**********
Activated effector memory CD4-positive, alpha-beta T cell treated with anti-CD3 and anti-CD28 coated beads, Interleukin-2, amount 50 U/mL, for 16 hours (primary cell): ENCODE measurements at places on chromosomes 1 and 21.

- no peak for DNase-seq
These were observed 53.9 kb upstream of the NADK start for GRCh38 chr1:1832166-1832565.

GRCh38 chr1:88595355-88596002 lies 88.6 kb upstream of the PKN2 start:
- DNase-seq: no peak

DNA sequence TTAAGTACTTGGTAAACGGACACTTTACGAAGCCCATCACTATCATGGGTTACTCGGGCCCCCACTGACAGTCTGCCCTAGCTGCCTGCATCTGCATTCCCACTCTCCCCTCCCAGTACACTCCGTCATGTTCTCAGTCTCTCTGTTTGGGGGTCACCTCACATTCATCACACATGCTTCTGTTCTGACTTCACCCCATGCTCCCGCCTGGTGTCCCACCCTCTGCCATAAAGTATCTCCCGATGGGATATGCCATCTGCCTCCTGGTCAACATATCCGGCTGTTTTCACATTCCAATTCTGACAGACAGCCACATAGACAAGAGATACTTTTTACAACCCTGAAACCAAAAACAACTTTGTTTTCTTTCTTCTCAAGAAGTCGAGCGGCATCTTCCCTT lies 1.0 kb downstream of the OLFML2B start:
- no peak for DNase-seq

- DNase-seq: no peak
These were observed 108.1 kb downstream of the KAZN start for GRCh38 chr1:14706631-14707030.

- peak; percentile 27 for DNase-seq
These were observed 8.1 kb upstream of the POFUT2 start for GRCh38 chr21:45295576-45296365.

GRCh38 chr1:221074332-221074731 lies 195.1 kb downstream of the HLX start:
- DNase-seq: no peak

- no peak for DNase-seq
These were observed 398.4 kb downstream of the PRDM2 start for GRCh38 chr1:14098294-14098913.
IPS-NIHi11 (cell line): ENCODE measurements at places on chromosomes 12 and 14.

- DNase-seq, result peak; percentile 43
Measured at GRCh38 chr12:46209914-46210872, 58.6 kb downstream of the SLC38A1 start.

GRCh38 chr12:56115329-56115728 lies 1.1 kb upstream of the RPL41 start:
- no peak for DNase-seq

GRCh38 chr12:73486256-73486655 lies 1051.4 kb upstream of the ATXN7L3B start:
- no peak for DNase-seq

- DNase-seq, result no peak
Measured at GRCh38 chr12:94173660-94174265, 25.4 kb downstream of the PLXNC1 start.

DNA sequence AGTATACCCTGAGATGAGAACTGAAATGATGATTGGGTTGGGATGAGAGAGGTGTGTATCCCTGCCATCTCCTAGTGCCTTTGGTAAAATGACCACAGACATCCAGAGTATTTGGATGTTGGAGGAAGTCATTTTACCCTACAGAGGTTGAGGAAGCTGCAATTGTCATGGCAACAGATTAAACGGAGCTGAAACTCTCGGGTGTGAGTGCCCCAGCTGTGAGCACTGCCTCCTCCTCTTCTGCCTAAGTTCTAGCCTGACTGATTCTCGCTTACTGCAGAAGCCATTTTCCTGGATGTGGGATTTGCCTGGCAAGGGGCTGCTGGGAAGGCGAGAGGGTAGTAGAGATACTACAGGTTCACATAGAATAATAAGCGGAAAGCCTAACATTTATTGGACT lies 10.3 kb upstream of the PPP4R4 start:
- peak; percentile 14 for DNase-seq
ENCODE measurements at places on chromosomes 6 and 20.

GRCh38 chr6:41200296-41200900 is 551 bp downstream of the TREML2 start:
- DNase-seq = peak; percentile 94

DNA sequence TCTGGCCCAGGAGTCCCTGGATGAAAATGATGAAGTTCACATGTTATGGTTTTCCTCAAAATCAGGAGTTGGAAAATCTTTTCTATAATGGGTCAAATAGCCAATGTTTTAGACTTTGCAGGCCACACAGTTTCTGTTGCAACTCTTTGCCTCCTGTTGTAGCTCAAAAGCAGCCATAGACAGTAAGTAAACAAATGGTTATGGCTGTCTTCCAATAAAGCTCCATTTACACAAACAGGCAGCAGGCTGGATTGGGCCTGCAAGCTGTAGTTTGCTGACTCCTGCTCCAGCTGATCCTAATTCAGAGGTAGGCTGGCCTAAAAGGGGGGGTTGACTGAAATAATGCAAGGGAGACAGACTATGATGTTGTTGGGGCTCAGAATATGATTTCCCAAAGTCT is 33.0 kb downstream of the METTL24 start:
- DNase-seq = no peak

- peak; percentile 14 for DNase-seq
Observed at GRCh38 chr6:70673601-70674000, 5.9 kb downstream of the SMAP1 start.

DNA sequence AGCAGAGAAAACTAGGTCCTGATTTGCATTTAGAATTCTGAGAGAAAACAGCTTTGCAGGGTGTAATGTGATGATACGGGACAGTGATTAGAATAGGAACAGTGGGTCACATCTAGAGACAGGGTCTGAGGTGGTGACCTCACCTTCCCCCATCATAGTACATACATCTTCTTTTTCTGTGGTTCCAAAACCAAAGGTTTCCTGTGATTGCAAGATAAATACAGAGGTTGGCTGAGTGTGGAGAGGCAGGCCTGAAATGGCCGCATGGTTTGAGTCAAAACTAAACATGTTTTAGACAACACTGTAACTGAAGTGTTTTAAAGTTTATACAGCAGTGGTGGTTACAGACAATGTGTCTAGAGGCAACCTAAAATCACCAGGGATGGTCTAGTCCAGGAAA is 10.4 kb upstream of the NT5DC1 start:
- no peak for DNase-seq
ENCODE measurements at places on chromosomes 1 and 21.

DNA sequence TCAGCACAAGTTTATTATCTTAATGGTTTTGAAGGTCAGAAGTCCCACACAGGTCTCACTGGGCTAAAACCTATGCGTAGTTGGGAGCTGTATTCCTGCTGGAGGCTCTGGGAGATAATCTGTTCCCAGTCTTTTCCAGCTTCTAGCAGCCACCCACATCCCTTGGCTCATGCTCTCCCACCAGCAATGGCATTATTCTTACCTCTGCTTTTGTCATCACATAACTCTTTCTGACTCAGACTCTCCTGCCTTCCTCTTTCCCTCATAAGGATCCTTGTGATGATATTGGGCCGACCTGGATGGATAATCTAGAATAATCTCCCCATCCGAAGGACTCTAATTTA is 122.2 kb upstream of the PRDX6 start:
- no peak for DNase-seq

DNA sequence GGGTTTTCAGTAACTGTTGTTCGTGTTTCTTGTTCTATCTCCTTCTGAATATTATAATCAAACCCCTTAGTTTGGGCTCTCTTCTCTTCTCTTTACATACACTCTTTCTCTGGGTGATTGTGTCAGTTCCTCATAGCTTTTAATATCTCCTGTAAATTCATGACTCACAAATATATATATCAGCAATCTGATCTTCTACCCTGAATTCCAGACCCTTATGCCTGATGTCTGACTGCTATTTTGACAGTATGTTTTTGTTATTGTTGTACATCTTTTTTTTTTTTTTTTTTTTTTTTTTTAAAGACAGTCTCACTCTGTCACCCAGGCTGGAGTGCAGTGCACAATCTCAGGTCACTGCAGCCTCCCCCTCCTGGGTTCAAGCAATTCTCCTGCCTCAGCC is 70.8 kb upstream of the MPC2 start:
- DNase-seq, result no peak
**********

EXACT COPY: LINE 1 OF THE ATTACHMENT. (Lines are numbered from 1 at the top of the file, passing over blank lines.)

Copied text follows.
Activated effector memory CD4-positive, alpha-beta T cell treated with anti-CD3 and anti-CD28 coated beads, Interleukin-2, amount 50 U/mL, for 16 hours (primary cell): ENCODE measurements at places on chromosomes 1 and 21.